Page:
Stoudamire Interested in Buying Blazers
The Oregonian reported today that former, beloved Trail Blazer gaurd Damon Stoudamire is interested in forming an ownership conglomerate to buy the team. While it has been stressed that the discussions are still VERY preliminary, Damon's interest/desire in doing this is very, very real. This wouldbe an excellent move for this franchise. For once, I think John Canazano says it best:
MEMPHIS, Tenn. -- The longest shot of Damon Stoudamire's career went up on Tuesday, when the entrepreneur point guard met with a petroleum tycoon and talked about what it would take to buy the Trail Blazers. "I've learned in life not to shoot for little things," the Memphis guard said. Stoudamire, out for the season with a ruptured patellar tendon, wants to be part of an NBA ownership group. So why not rescue the Blazers? Which is why the tight-lipped Stoudamire met with a Houston-based oilman, but wouldn't go beyond, "It's very, very early here." Let's see. Paul Allen, whose executives met with top local and state officials in recent weeks and asked for a "public-private partnership," presumably wants out. Stoudamire, a Wilson High graduate, wants in. Look. If they need me to broker the deal, I'd be happy to meet them for lunch, where we'd be seated, handed menus, and then I'd immediately pound my fist on the table, rattling the silverware, and shout, "Done!" An NBA spokesperson said it's not a conflict of interest for an active player to explore ownership opportunities. And Stoudamire, under contract for three more years with the Grizzlies, said,"Being an owner isn't a childhood dream, but as I've gotten older, I've thought a lot about it." This isn't the first time a former Blazer has talked about ownership. Late in the 2003 season, Scottie Pippen left Allen a phone message explaining that he wanted to talk about staying with Portland in exchange for a small slice of the franchise. Allen didn't return Pippen's call. If this Stoudamire group fleshes itself out -- and it'll need about $500 million -- Allen should return the call. And Blazers fans should then begin shredding confetti for the ensuing parade up Broadway, celebrating the jolt of electricity that would immediately run through the fan base. We're getting way ahead of ourselves here. Stoudamire says the petroleum tycoon has the resources to purchase the Portland franchise and buy the Rose Garden Arena from bondholders. That would give the group control of the lucrative revenue streams that Allen abandoned in bankruptcy.And maybe there's room for a handful of local limited partners as well. Also, there's Stoudamire, 32, who signed that seven-year, $81 million contract with Portland in January 1999. He views himself as the "basketball guy" of an ownership group. I'm guessing Stoudamire's first move as the new boss would be to announce -- straight-faced -- that he just attempted to trade president Steve Patterson for a folding chair, but had no takers. Nothing personal, Steve, but you tried to make the same deal for Damon in 2004. Stoudamire would be a terrific executive. He watches more college basketball than most NBA players, and is so detail-oriented when talking about players in the NBA draft, you'd think he was a scout. And maybe most of all, he's played in an environment that taught him the value of workplace chemistry. Also, with the league broken and rife with athletes who study clothes, automobiles and jewelry, Stoudamire is among the last true students of basketball in the NBA. "I've tried to study the different things that the franchises I've played for do well, and poorly," he said. "I've stored the differences in my brain. There are things Memphis does very well that Portland failed to do. And there are things Portland did very well that Memphis doesn't do." There might be other suitors for the team out there, including former Blazers executive Bob Whitsitt, who is talking about forming an ownership group in Seattle. But nobody would reconnect fans to the franchise like Stoudamire. In the Blazers' most successful era, even with the principal owners -- Herman Sarkowsky, Robert Shmertz and Lawrence Weinberg -- being out-of-towners, there was Harry Glickman and Geoff Petrie around to put a familiar face on the franchise. Stoudamire's presence would bring the same credibility and familiarity. Stoudamire had off-court issues, but he was accountable. He understood the fundamental secret of human behavior: that if you're a decent person who makes honest mistakes, people will forgive you. He's a living, breathing, authentic human. And while Allen has been unfairly characterized as a recluse at times, Stoudamire is undeniably the anti-Allen when it comes to personalities. After Monday's game in Memphis, where the Grizzlies overcame a double-digit deficit to win, Stoudamire removed his jacket after breaking into a sweat. He'd spent the game gesturing and shouting instruction to his teammates from the bench. And when he left the court, he turned to a teammate and said, "I feel like I'm a coach now." So why not an owner.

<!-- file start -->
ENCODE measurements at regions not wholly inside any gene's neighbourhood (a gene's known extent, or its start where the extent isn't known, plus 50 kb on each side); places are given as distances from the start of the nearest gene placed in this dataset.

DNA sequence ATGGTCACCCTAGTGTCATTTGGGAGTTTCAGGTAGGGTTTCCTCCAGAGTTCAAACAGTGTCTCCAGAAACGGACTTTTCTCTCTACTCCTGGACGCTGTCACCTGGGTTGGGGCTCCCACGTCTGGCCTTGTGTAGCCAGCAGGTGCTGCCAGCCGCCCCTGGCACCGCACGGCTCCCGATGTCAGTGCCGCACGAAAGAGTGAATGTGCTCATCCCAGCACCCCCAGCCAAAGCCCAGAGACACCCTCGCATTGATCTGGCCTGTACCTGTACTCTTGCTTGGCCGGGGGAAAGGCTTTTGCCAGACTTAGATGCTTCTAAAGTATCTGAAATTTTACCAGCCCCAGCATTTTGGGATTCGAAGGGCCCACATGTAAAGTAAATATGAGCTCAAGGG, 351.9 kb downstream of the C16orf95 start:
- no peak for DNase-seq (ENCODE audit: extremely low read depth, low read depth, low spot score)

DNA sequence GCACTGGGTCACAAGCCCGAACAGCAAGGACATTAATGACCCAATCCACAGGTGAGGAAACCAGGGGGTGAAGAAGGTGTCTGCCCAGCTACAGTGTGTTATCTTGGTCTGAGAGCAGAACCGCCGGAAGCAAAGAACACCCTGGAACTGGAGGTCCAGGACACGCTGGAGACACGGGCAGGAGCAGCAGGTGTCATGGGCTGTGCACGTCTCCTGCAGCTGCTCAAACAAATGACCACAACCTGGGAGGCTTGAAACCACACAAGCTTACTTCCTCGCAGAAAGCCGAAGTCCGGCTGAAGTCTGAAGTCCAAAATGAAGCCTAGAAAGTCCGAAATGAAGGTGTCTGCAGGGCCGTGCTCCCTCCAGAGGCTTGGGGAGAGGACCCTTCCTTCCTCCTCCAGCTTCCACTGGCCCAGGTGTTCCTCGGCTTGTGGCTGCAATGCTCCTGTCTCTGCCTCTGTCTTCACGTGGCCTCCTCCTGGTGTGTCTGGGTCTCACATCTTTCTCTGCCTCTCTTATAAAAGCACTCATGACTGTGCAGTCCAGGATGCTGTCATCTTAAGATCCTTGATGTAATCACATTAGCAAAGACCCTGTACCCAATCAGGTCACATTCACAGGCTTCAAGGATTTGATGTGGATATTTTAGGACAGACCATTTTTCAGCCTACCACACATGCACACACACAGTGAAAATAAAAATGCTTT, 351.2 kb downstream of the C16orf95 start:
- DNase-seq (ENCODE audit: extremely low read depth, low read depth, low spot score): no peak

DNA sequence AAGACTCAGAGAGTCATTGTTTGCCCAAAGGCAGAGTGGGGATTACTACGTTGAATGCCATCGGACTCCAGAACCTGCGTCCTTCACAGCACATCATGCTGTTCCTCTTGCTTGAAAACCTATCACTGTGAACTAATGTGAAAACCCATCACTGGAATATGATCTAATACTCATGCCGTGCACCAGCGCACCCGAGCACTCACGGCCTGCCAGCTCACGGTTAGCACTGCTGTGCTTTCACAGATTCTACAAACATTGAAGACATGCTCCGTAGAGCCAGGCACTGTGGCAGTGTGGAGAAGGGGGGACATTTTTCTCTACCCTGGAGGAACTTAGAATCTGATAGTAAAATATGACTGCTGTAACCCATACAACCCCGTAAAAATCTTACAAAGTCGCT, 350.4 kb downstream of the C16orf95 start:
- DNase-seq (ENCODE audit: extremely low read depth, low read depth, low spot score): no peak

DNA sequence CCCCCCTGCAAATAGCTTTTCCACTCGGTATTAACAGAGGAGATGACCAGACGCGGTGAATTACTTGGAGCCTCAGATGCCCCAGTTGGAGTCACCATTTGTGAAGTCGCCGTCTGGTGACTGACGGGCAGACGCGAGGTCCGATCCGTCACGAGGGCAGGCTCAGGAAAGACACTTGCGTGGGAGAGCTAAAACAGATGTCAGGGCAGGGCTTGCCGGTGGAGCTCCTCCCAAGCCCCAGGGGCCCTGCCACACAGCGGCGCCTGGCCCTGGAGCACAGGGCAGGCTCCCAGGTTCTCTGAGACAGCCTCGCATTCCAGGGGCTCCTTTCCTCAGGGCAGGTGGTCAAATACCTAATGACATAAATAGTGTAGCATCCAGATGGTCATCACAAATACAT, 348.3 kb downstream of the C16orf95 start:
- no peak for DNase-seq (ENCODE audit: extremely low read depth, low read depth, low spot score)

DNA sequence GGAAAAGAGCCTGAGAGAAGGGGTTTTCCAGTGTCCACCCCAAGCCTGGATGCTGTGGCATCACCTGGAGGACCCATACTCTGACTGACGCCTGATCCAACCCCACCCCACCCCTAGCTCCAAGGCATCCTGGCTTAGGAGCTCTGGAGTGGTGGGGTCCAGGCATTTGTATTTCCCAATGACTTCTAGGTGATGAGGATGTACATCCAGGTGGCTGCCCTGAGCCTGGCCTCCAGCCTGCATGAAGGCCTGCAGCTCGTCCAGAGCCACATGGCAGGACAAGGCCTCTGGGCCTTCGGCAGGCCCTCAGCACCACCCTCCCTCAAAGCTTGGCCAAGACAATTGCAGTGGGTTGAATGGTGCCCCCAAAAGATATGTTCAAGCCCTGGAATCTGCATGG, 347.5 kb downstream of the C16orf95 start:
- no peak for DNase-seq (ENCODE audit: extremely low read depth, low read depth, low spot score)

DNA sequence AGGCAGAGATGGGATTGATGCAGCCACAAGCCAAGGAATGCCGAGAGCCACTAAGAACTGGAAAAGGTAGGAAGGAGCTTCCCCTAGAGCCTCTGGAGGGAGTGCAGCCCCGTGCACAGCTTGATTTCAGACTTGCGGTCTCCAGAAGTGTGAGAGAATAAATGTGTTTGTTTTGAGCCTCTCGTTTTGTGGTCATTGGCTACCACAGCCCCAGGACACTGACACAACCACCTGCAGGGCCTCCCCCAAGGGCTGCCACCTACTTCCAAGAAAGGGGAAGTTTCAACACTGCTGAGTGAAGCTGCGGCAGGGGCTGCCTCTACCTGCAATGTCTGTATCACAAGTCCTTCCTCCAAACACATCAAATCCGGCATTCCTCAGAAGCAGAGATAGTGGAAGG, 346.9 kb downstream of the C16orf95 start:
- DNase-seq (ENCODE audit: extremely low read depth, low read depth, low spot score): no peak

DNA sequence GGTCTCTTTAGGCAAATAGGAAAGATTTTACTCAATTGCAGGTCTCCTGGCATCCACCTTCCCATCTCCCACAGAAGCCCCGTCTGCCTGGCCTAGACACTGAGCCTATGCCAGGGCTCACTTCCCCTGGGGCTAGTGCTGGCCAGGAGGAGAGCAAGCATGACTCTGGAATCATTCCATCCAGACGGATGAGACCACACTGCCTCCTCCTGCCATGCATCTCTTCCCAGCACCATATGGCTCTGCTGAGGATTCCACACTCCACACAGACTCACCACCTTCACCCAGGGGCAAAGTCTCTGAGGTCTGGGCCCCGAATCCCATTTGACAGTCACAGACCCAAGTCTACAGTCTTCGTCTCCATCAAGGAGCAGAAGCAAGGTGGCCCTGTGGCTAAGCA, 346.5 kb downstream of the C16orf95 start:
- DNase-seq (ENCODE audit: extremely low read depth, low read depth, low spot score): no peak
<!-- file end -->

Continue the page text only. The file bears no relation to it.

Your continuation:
-John Canzano, The Oregonian